Thursday, December 29, 2016

Saving Time; Saving Compiles

Let's face it:  programs fail, and if they're like my programs, they'll fail at the most inopportune time, generally around 2 in the morning.

A thought just occurred to me:  if you live or work in an environment where you are dependent on a compiler — a PL/I, COBOL, or ForTran environment, for instance — you need to be saving your compiler listings.  "OMG!  You can't be serious!  That would take up mountains of disk space!"  Yes, I'm serious.  The mountains of disk space are peanuts compared to the time your programmers will spend at 2am recreating — if it's even possible — a compiler listing from before the last change to the compiler.

When some piece of compiled code FOOPs in the wee hours, the last thing you need is to have to locate the code and compile it.  The compile listing you get from doing that may not, in fact, be an accurate representation of the load module that failed.  Comforting thought, no? 

The only plausible solution is to save the compiler listing for the module you will eventually roll into production.  Whenever you last produce a load module that is destined for production, that compiler listing must be saved to a place where, when you need it at 2am, you can find it quickly and easily.  How you pull this off is likely dependent on the system programmers who are in charge of your infrastructure, the processes you use to get software into the production libraries.  The greatest challenge here is to get those process-oriented folk to understand that the process isn't just one step, that actions taken in the past have serious consequences for actions that will take place in the future.  Apologies in advance to sysprogs this doesn't apply to, but my experience is that most of them are fundamentally incapable of thinking three moves ahead.  The compiler listing must be saved now in case it is needed in the future.  So...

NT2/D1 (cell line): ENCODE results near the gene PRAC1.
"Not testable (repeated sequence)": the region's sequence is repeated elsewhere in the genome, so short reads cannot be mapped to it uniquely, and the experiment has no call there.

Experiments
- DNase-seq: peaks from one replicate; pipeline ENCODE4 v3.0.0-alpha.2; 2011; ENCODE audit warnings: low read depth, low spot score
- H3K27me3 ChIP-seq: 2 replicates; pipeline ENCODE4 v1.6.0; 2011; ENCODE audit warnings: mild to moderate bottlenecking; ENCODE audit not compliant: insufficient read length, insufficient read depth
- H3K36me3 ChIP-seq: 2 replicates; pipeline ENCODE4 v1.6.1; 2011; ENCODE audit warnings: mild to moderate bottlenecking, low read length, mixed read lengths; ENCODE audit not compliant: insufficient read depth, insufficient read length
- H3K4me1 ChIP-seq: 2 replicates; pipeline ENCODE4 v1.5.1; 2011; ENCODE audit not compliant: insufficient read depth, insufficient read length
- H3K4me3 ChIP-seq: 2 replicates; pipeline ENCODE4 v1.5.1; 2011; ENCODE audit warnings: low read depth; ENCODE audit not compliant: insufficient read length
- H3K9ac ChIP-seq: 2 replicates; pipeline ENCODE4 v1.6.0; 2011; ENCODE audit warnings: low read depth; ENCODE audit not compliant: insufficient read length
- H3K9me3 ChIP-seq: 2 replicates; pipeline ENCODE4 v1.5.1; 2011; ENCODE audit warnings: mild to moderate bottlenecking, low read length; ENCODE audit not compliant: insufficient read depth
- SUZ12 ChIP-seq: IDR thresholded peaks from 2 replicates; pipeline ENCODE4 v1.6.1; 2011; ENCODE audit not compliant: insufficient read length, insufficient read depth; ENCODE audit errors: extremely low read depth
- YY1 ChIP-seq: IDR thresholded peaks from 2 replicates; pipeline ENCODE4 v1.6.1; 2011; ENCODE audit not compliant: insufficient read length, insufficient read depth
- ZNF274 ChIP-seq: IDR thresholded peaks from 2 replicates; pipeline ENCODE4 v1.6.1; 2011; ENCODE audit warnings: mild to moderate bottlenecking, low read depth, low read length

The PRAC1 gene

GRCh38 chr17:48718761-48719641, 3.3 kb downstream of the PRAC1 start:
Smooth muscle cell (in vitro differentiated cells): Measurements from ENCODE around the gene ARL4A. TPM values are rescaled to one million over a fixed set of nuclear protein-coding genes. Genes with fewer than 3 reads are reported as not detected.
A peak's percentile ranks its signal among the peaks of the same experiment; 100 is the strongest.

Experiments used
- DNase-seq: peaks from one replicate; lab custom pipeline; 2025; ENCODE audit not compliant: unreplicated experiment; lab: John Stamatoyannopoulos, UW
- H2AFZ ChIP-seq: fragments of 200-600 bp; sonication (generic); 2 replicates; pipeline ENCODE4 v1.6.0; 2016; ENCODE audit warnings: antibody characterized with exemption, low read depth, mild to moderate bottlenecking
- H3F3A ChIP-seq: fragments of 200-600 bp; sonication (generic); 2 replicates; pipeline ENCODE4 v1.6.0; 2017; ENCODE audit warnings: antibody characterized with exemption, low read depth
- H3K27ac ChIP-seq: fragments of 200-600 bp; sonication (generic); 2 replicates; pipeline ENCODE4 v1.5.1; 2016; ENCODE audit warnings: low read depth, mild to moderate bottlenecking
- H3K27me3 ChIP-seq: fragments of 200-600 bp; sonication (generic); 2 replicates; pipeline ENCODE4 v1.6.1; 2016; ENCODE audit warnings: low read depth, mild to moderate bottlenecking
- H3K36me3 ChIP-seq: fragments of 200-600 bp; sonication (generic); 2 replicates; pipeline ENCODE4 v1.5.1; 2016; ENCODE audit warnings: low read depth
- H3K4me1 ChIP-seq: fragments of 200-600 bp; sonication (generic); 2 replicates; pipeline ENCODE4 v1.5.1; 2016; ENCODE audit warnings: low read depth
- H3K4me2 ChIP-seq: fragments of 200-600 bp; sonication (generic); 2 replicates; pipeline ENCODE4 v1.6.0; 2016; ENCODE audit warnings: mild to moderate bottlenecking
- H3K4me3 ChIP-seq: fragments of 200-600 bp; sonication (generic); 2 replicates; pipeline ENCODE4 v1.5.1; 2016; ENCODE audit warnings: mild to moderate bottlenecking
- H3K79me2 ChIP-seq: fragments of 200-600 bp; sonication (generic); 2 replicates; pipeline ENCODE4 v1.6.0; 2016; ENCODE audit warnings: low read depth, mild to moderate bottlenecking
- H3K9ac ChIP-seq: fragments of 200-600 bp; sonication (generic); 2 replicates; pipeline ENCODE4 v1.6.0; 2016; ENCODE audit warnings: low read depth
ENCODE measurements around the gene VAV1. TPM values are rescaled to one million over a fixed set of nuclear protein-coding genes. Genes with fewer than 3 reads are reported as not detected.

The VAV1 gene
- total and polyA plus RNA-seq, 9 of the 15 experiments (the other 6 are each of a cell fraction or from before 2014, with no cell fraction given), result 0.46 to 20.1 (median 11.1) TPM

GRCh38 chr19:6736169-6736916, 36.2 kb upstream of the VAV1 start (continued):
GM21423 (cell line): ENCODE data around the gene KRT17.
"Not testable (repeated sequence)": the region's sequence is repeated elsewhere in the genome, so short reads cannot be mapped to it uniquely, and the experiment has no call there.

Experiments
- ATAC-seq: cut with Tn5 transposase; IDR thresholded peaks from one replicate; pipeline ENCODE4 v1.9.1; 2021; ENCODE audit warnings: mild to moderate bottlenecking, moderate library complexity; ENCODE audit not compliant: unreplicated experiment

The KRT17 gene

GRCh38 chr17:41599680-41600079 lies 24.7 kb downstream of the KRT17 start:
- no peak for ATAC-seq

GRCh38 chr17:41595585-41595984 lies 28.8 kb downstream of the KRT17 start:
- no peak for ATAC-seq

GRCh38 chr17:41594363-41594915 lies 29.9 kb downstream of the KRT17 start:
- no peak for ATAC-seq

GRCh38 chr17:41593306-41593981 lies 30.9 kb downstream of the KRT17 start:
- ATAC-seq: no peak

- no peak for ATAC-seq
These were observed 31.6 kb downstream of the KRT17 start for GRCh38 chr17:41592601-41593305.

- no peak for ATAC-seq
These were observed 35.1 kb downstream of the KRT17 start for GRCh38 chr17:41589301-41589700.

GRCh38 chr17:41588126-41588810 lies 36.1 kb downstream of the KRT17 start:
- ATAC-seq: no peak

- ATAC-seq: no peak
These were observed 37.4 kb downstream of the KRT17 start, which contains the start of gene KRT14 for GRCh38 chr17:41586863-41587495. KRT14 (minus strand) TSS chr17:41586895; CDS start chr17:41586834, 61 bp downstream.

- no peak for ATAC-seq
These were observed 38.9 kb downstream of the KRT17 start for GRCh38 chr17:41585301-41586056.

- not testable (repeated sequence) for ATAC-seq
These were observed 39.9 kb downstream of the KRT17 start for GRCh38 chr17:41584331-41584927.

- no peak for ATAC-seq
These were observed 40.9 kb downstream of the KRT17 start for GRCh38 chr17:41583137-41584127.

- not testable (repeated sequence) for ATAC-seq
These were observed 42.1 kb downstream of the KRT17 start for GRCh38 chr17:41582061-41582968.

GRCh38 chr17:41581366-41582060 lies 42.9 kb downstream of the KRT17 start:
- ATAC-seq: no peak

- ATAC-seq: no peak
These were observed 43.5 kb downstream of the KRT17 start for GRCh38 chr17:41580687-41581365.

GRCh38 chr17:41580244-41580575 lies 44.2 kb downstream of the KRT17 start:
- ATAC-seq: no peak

If your protocol is that you always compile at 'acceptance test' time and move the resultant load module to production when it's accepted, you must capture the a/t compiler listing.  If you re-compile before the move to production, that compiler listing is the one you need to preserve.  You need a large compiler-listing dataset whose members will match one-to-one with the production load library.  You will also want to capture the linkeditor's output since that forms a critical mass of information about the load module, and therein lies a problem:  the DCB of the LKED listing is potentially different than that of the compiler output.  I got yer solution right here:

Go to the REXX Language Assn's free code repository and get COMBINE.  In the JCL for doing the compile/link, insert an IKJEFT01 step after the LKED has run and execute COMBINE there specifying the DDs for the compiler output and the LKED output.  COMBINE will combine (naturally) those two files and produce a single file that can be saved to your listing dataset.  See the HELP text for COMBINE for the calling sequence, but it will generally be something like:

with //COMPILE DD referencing the compiler output and //LKED DD referencing the LKED output.  Your combined output will be on //$PRINT DD.

Start today.  Nothing moved to production before you start doing this will be included, so the sooner you start, the better.

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